[ACCI-CAVIE] The governments of Mexico and South Africa agreed to strengthen technological and scientific cooperation to promote the development of more resilient agri-food systems in the face of the challenges imposed by the international scenario, such as the increase in the prices of grains and inputs and the impacts of climate change.
In a working meeting, the Secretary of Agriculture and Rural Development, Víctor Villalobos Arámbula, and the South African Ambassador to Mexico, Dennis Thokozani Dlomo, reviewed the status of agri-food trade between both nations.
They evaluated the current global problems in terms of food security, the challenges posed by climate change and Mexico’s willingness to work together with South Africa on viable actions in that country and mitigation measures in the primary sector.
The Mexican official spoke out for analyzing actions to strengthen the exchange of agri-food products and review those agricultural products of common interest between the two nations.
Likewise, Villalobos Arámbula mentioned that bilateral cooperation is welcome to share the Mexican experience and develop mechanisms for improving agricultural production.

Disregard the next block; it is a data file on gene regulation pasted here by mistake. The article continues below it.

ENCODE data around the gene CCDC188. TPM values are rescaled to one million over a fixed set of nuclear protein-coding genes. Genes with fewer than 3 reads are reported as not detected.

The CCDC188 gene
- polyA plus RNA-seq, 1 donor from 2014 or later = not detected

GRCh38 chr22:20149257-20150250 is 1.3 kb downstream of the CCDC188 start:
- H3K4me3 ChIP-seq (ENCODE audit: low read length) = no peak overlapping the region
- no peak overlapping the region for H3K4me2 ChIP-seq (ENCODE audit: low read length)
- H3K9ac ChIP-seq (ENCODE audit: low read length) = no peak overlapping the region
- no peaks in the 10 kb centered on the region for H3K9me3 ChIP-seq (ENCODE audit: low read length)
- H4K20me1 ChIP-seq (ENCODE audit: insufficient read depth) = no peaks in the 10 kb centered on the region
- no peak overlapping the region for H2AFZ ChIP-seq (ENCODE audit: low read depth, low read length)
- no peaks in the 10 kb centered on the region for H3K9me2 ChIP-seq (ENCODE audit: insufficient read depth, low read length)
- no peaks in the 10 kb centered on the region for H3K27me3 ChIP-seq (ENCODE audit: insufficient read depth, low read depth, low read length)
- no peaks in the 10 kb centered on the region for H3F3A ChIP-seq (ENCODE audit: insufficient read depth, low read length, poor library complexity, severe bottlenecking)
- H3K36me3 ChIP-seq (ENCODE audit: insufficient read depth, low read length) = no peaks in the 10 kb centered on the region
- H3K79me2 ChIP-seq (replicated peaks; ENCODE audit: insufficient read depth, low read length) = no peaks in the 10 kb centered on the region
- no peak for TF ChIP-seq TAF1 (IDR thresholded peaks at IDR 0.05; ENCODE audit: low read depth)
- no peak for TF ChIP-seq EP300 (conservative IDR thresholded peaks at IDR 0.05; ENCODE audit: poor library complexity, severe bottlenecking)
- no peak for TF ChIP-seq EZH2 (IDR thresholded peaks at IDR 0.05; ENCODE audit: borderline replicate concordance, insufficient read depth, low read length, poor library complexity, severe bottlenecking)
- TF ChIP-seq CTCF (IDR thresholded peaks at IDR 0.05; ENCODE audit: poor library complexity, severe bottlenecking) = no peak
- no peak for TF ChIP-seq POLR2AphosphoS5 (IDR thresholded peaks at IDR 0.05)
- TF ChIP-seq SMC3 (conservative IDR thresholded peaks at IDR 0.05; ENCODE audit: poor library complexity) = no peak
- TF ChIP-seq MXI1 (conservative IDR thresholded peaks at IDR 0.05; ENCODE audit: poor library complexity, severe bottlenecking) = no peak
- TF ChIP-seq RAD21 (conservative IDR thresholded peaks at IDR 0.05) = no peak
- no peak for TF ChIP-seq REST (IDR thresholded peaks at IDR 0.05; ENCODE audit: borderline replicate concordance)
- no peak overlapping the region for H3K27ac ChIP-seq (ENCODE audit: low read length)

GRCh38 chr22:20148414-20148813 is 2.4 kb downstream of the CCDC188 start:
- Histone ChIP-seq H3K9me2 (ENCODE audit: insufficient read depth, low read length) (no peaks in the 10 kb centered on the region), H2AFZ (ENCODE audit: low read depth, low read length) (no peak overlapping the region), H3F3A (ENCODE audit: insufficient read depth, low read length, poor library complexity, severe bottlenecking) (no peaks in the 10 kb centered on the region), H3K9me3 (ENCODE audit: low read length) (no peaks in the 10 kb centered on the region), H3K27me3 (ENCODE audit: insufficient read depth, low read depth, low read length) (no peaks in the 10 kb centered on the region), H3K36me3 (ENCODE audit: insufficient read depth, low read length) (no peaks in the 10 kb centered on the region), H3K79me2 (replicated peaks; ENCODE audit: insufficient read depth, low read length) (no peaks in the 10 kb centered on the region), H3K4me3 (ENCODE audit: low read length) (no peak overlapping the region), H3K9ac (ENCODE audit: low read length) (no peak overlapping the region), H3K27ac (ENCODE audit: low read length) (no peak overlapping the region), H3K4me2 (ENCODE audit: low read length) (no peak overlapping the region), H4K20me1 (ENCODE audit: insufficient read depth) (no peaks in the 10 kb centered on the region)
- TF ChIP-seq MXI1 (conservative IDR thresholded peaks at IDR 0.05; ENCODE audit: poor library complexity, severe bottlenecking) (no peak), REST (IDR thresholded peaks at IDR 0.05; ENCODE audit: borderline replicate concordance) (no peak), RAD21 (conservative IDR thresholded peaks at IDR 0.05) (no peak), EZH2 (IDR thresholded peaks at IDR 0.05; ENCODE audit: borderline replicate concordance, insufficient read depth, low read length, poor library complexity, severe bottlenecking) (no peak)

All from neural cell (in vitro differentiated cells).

He highlighted the importance of technology development to boost agricultural and fishery productivity and mitigate the negative effects of climate change on agriculture, which greatly affects South Africa.
The Minister of Agriculture reiterated the invitation to the South African ambassador to participate in the World Congress of Vine and Wine to be held in Mexico next November, to which Ambassador Dennis Thokozani responded favorably.
The diplomat expressed interest in identifying points of collaboration between the two countries in terms of technology, to face the adverse effects of the conflict in Eastern Europe, which has mainly affected vulnerable populations.
At the event, it was highlighted that cooperation with African countries has focused on two issues of great importance for that region of the world: desertification and technology for the nixtamalization of white corn.
This last issue gained great relevance in several African nations and was the subject of courses, high-level seminars, technology transfer and donation of machinery for the nixtamalization process.
The main export products from Mexico to South Africa are: beer, tequila, plant parts, liquors with agave, animal preparations, pepper, sesame oil, cocoa preparations, avocado and food preparations.
While South Africa imports from Mexico: onion, vegetable and broccoli seeds, apples, alligator skins, plant parts, essential oils, fats and oils, and grapefruit essential oil.
By BEE News